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Wet spring brings more possibilities of wheat disease

In Southwest Farm Press

A wet spring has created a favorable environment for wheat disease for much of Oklahoma and Texas production areas.

Bob Hunger, Oklahoma State University Extension wheat pathologist, offered a wheat disease update in a recent blog and touched base with small grains specialists in Texas. 

Here’s a brief look at what Extension specialists are seeing as the crop nears harvest.

Hunger says wheat around Stillwater is at milk to soft dough, with wheat in northern Oklahoma more in the full kernel to milk stage.  He recently checked wheat near Stillwater, Lahoma and Alva. “On susceptible varieties that were not sprayed, the effects of stripe rust were striking,” he says. “Although only a little active sporulation of the stripe rust fungus can be seen at Stillwater, quite active sporulation was apparent at Lahoma.  Stripe rust also was found at Alva, but at a much lower incidence.”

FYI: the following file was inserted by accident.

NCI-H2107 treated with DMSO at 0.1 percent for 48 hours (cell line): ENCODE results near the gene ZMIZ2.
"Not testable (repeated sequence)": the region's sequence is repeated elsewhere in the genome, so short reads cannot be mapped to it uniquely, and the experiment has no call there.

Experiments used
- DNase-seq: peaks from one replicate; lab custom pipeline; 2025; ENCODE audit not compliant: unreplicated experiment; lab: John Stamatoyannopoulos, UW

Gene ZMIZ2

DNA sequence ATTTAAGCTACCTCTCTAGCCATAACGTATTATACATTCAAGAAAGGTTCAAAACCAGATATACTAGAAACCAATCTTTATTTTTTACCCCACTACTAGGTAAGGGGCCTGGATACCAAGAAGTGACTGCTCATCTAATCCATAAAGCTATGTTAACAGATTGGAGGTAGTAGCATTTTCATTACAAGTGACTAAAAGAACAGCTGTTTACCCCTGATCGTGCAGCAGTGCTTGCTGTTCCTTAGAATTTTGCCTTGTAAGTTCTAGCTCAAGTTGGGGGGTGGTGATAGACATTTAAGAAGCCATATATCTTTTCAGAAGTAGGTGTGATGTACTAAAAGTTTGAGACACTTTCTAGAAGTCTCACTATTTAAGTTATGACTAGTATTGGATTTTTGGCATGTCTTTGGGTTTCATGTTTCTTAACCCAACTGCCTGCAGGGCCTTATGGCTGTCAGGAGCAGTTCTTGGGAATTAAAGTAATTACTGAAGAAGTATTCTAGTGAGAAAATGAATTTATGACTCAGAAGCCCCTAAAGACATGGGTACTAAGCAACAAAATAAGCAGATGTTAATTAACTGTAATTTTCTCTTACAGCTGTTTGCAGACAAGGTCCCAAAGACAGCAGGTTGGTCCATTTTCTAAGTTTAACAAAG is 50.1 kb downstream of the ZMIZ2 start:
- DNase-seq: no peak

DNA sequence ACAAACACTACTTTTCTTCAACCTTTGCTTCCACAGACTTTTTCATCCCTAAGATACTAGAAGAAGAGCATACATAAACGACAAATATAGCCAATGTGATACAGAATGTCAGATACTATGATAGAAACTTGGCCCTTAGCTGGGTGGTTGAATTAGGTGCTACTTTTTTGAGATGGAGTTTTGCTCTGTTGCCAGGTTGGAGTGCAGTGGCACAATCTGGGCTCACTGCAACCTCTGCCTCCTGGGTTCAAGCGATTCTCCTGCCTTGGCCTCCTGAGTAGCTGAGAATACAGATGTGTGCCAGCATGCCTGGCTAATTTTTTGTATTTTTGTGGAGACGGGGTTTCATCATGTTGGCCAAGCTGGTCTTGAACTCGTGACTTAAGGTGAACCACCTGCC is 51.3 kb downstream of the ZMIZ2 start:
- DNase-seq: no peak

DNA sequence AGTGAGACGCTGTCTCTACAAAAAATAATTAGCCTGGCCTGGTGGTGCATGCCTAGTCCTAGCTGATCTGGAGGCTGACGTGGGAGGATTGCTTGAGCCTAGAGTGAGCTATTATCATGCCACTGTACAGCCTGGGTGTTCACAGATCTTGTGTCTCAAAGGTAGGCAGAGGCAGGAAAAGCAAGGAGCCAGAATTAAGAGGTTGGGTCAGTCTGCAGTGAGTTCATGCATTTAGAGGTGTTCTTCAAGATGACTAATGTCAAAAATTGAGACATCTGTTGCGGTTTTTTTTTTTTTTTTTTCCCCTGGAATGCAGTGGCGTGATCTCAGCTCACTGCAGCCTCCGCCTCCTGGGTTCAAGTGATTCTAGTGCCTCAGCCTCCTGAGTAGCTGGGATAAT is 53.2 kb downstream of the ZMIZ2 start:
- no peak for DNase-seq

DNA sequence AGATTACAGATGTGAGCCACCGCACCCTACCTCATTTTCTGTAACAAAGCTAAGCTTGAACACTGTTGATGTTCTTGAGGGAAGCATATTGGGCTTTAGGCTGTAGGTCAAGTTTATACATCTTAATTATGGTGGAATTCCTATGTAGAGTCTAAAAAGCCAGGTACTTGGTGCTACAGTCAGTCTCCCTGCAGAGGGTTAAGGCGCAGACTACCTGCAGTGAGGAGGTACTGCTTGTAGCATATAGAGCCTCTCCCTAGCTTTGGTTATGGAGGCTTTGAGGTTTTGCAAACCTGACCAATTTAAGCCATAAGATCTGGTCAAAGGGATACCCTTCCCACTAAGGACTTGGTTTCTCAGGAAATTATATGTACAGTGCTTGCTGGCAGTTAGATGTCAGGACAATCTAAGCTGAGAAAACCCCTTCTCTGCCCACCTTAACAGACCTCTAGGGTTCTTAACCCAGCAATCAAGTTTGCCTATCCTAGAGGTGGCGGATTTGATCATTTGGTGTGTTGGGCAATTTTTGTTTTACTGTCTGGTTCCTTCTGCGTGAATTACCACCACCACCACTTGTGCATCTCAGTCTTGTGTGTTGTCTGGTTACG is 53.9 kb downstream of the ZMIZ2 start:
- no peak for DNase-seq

He adds that wheat streak mosaic (WSM) is more common this year across northern and northwestern Oklahoma.  “(Last) week I again visited an area where several fields of commercial wheat were significantly impacted by an adjacent field in which volunteer wheat and/or weeds were not controlled following the 2015 harvest. This situation can result in devastation of wheat in surrounding fields.”

He says the OSU Plant Disease and Insect Diagnostic Lab is receiving samples testing positive for the presence of the viruses that cause WSM, high plains disease, and barley yellow dwarf.  He recommends Fact Sheet EPP-7328 (Wheat Streak Mosaic, High Plains Disease, and Triticum Mosaic: Three Virus Diseases of Wheat in Oklahoma) for more information.

Read the rest of the story in Southwest Farm Press.

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